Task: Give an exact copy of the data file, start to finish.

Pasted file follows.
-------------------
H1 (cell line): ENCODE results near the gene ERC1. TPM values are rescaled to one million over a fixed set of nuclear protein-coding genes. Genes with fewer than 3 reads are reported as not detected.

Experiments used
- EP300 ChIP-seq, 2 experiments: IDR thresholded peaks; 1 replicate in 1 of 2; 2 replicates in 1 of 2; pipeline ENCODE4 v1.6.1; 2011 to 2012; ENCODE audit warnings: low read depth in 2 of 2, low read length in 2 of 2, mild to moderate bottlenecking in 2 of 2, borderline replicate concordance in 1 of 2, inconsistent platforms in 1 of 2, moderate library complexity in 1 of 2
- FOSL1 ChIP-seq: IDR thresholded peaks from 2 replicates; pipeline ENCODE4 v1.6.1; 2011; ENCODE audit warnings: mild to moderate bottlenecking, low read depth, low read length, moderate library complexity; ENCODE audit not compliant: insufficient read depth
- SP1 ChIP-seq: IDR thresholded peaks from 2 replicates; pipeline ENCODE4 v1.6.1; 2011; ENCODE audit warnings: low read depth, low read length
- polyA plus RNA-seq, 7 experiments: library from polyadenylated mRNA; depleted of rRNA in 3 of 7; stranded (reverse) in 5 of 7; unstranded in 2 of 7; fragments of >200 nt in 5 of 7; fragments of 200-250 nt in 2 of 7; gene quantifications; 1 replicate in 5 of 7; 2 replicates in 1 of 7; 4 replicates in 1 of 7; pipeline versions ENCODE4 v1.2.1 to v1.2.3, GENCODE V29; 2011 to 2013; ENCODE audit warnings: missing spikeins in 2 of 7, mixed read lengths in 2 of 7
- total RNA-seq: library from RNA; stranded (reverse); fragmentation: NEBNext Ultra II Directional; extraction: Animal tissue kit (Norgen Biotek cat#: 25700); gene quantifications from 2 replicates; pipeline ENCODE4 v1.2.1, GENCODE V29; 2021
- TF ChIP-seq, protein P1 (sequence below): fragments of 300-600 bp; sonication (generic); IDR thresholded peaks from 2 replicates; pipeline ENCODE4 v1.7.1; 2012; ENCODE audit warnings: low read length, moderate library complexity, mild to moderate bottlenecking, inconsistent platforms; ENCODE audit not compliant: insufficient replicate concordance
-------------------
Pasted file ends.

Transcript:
H1 (cell line): ENCODE results near the gene ERC1. TPM values are rescaled to one million over a fixed set of nuclear protein-coding genes. Genes with fewer than 3 reads are reported as not detected.

Experiments used
- EP300 ChIP-seq, 2 experiments: IDR thresholded peaks; 1 replicate in 1 of 2; 2 replicates in 1 of 2; pipeline ENCODE4 v1.6.1; 2011 to 2012; ENCODE audit warnings: low read depth in 2 of 2, low read length in 2 of 2, mild to moderate bottlenecking in 2 of 2, borderline replicate concordance in 1 of 2, inconsistent platforms in 1 of 2, moderate library complexity in 1 of 2
- FOSL1 ChIP-seq: IDR thresholded peaks from 2 replicates; pipeline ENCODE4 v1.6.1; 2011; ENCODE audit warnings: mild to moderate bottlenecking, low read depth, low read length, moderate library complexity; ENCODE audit not compliant: insufficient read depth
- SP1 ChIP-seq: IDR thresholded peaks from 2 replicates; pipeline ENCODE4 v1.6.1; 2011; ENCODE audit warnings: low read depth, low read length
- polyA plus RNA-seq, 7 experiments: library from polyadenylated mRNA; depleted of rRNA in 3 of 7; stranded (reverse) in 5 of 7; unstranded in 2 of 7; fragments of >200 nt in 5 of 7; fragments of 200-250 nt in 2 of 7; gene quantifications; 1 replicate in 5 of 7; 2 replicates in 1 of 7; 4 replicates in 1 of 7; pipeline versions ENCODE4 v1.2.1 to v1.2.3, GENCODE V29; 2011 to 2013; ENCODE audit warnings: missing spikeins in 2 of 7, mixed read lengths in 2 of 7
- total RNA-seq: library from RNA; stranded (reverse); fragmentation: NEBNext Ultra II Directional; extraction: Animal tissue kit (Norgen Biotek cat#: 25700); gene quantifications from 2 replicates; pipeline ENCODE4 v1.2.1, GENCODE V29; 2021
- TF ChIP-seq, protein P1 (sequence below): fragments of 300-600 bp; sonication (generic); IDR thresholded peaks from 2 replicates; pipeline ENCODE4 v1.7.1; 2012; ENCODE audit warnings: low read length, moderate library complexity, mild to moderate bottlenecking, inconsistent platforms; ENCODE audit not compliant: insufficient replicate concordance